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Pacifica Radio Hopes to Recover Radical Voice

News Analysis* In turmoil more than three years, the network's future stabilizes with this week's agreement.


WASHINGTON — A year ago, after what they called the "Christmas coup," supporters of the listener-sponsored Pacifica radio network felt they were losing their beloved radical voice to a group trying to sell it, or at least make it mainstream and bland. This year for the holidays, it looks like they're getting it back--though some assembly will be required.

An agreement earlier this week settled a trio of lawsuits brought by irate supporters and dissident members of Pacifica's board of directors. The agreement will revamp the board and give the network's passionate advocates a chance for input that they felt they had lost.

The politically progressive five-station radio network, including KPFK-FM (90.7) in North Hollywood, has been rocked by more than three years of infighting that led to staff turmoil and dire money problems. In 1999 management shuttered its Berkeley station for three weeks while thousands of irate fans protested the firings of popular broadcasters. And last Dec. 22, Pacifica management changed the locks at the New York station and fired the general manager and other staffers popular with listeners, who decried the action as a coup. Additionally, an ongoing dispute with management at the Pacifica Foundation, the parent of the five stations, has kept the network's signature show "Democracy Now!" off all but one of the stations since August.

In reaction, listeners withheld donations and boycotted fund drives as the foundation spent hundreds of thousands of dollars on security, legal fees and public relations. There were charges by some staff and the Pacifica radio audience that the organization, founded in Berkeley in 1946 by pacifist Lewis Hill, was in the process of destroying itself through civil war.

Lawsuits were filed, charging the majority members of the board of directors had, among other things, mishandled funds, cut off input from local stations' listeners and held secret meetings. The ruling earlier this week was viewed by the station's supporters as a sign the radio network may be able to return to its roots.

"I am very, very pleased," said Bob Farrell, chairman of the Pacifica board of directors and a former L.A. city councilman. "There just seemed to be a coming together of concerns and interests.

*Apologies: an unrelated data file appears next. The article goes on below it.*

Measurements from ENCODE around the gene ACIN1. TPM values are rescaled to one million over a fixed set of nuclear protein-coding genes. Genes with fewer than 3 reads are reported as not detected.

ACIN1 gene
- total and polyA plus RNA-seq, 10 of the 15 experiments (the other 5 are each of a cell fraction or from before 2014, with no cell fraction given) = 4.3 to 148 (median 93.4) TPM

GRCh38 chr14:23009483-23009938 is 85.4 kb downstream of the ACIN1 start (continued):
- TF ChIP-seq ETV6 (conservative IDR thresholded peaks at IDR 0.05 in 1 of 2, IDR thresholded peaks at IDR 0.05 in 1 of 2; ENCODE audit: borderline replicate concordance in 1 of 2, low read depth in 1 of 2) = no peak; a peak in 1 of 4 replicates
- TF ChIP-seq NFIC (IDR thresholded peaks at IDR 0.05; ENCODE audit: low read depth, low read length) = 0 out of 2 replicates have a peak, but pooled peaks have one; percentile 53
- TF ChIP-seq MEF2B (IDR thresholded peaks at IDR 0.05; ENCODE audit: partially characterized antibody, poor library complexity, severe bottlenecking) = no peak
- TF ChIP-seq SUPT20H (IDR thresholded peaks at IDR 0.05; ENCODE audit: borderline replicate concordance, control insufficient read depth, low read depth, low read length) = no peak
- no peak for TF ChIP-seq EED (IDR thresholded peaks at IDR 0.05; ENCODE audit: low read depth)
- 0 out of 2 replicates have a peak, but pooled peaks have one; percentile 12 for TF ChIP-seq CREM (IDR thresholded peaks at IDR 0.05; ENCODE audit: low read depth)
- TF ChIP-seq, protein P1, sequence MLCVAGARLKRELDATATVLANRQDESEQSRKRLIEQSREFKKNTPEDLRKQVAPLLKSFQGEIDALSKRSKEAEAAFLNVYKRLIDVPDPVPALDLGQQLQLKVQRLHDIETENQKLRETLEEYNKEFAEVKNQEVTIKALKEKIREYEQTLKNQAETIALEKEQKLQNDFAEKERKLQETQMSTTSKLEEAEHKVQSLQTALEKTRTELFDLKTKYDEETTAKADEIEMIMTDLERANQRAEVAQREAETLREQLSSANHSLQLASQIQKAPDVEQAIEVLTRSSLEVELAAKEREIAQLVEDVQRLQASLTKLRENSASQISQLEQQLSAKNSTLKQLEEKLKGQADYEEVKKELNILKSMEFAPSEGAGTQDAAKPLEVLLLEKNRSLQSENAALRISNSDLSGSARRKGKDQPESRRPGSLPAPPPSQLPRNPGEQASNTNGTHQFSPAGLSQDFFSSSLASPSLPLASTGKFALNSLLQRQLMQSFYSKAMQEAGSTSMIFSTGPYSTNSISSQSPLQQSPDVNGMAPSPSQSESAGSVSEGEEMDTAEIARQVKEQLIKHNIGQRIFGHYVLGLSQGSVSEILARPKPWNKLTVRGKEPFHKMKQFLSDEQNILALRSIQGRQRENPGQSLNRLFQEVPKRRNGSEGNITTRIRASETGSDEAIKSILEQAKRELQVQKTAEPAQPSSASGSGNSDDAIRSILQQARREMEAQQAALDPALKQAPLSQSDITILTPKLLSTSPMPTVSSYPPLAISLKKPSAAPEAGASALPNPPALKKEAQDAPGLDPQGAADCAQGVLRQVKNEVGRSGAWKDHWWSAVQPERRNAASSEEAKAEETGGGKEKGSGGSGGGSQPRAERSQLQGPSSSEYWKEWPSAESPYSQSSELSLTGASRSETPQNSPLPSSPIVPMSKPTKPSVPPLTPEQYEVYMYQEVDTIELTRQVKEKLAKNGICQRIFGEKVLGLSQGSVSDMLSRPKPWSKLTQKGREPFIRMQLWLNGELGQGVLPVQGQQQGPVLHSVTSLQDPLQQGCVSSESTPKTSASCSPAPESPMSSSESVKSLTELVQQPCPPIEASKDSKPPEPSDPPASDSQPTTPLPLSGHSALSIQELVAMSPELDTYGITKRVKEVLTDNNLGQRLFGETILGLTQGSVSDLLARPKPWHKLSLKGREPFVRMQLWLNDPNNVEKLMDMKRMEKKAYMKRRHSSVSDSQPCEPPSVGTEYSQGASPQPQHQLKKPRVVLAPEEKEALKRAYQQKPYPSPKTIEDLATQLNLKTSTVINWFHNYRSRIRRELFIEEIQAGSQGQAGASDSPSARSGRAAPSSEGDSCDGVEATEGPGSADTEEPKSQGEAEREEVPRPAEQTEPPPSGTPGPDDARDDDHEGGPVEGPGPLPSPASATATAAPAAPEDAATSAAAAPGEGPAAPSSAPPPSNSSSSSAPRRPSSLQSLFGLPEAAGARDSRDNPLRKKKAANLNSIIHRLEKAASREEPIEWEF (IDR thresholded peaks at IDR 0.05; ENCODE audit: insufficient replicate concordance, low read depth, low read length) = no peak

"We have some more dotting of i's," he added, but the change in the board should come "by the end of next week or the week after that. Now the interim board will come together and start forming a new Pacifica."

The agreement calls for the dissolution of Pacifica's board of directors, and its replacement with an interim 15-member board. Of that, five members will be named by the dissident members of the current board, five named by the current board majority and one named by the listener advisory board at each of the five local stations.

The new board has plenty of work ahead, primarily in drawing up new bylaws for the foundation--changes that will ostensibly settle the long and bitter conflicts about how the network is governed, how much input local stations and listeners can have in foundation affairs, and whether any of the stations can ever be sold.

In addition the binding agreement, signed Wednesday and brokered by Alameda County Superior Court Judge Ronald Sabraw, has the judge casting the deciding vote to break any stalemates.

"This is really a significant day for Pacifica," attorney Adam Belsky, who represented the lawsuit plaintiffs, said after the settlement Wednesday. "I was very pleasantly surprised. This is a tremendous opportunity to restore the foundation to its mission."

The settlement and the future it bodes for Pacifica are "a historic victory" in the "movement for democracy in the American mass media," according to Juan Gonzalez, an award-winning reporter with the New York Daily News, who quit on the air as co-host of "Democracy Now!" in January to lead a reform movement called the Pacifica Campaign. The grass-roots movement picketed the network stations and board members at their homes and offices. They flooded board members, their bosses, co-workers, business clients and others with e-mails outlining what they saw as the latest outrages at Pacifica. And they organized boycotts of station fund drives and businesses run by opposition board members.

Such pressure tactics had some Pacifica leaders scoffing at them as an irrational fringe group, but led others to resign. And when he first became chairman, Farrell was characterized by the dissident group as just another member of the "raiding clique" that wanted to de-radicalize Pacifica, or worse, sell off one or more of its valuable licenses.

In the end, "Farrell chose to change, and he dragged the remaining members of his group to the table, even as they were kicking and screaming," Gonzalez said in a statement. "By abandoning the old bankrupt policies he played a pivotal role in moving Pacifica toward a new era, so I wish to publicly thank him for keeping his word."

When Farrell was named chairman three months ago, he announced he had a "peace initiative" to end the bitter internal struggle that was sapping Pacifica's energy.

Especially after the Sept. 11 attacks and the subsequent war on terrorism, he said Pacifica was needed as a strong and independent voice championing free speech, civil liberties and peace.

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